Christchurch's Kaizuka cafe battle a 'tangled web of red tape': Mike Yardley
OPINION: The Japanese juniper, Juniperus chinensis, more commonly known as Kaizuka, is notable for its twisted contorted branches.
It's uncannily apt, given the tangled web of red tape that is strangulating the livelihood of the Kaizuka Cafe & Garden Bar in Cashmere, Christchurch. As reported, Dwayne and Tiffany Vaughan's Centaurus Rd business, has been embroiled in a year-long battle with the Christchurch City Council over its licensing arrangements, and the fatuous expectation that Kaizuka provides 62 more carparks if they wish to continue operating as is.
I spent the weekend getting a handle on this head-swirling imbroglio, liaising with the Vaughans and their general manager, Aaron Scott.
Kaizuka had been a Gardenways store. In 2009, the Vaughans received resource consent to add a café to the business, followed by a BYO licence. The 2010/11 earthquakes destroyed the viability of the gardening and giftware ventures, impelling the Vaughans to go full-tilt on the hospitality front with their 800 square metre venue fast morphing into a highly-valued community hub for local residents.
The unsold gardening stock, including those Japanese junipers, was suitably repurposed for the upgraded outdoor seating area. In 2013, the business successfully applied for an on-licence, they added a bar service area, and the licence was renewed in March 2014.
It's pretty shameless for the council's regulatory compliance acting manager, Fiona Proudfoot, to claim that Kaizuka made changes to its premises two months after the licence was granted.
Kaizuka is adamant that never deceived or intended to deceive the council, nor did they make any changes without council notification.
The enlarged bar service area was discussed with the council's licensing inspector, Allison Houston, when she visited the venue before renewing the on-licence in March 2014. Aaron Scott says she took photos of the bar and full premises in February.
I have a copy of the on-licence issued in March 2014, which doesn't stipulate a defined licensed area within the premises.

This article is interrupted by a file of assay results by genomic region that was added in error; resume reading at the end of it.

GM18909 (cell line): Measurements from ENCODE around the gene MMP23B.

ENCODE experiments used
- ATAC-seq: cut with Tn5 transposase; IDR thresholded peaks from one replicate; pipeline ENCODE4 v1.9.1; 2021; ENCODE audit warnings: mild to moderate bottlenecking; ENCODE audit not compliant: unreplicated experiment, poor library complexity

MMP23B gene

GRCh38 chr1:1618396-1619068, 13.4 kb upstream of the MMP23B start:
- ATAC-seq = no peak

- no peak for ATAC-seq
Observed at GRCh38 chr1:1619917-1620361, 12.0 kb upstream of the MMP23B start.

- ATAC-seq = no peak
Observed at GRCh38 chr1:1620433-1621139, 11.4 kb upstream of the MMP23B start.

Scott told me that with every licence application, Kaizuka always attached a copy of the original architect drawings of the whole premises, because their applications pertained to the whole 800sqm. But suddenly, six months later, council licensing inspectors swooped on the place, claiming the on-licence only pertained to 64sqm , and the whole twisted, contorted nightmare began.
What prompted them to swoop?
Hospitality New Zealand's regional manager, Amy McLellan-Minty, tells me "a council employee who lives nearby" triggered the storm. She considers the council's treatment of the Vaughans as the worst she's seen.
Since the council's Kaizuka swoop last August, Hospitality New Zealand notes the district licensing committee pointedly requires licence applicants to produce a far more prescriptive floor plan, to avoid any confusion. So is this heavy-handed treatment of Kaizuka by the power-trippers primarily a butt-covering exercise?
Local councillor, Tim Scandrett, has previously failed to make any headway. Crs Phil Clearwater and Scandrett notified me they'd be meeting council staff, in a bid to resolve the fiasco.
Living in Huntsbury, I know how cherished this venue is. The social media response from the local residents' groups has been emphatically supportive of Kaizuka.
The ludicrous council dictum for 62 more car parks has been roundly pilloried, particularly given the overwhelming number of patrons walk or bike there for a meal or drink. The Vaughans have clearly had a gutsful trying to strike a pragmatic resolution.
With 18 jobs on the line, a Christmas miracle is needed.
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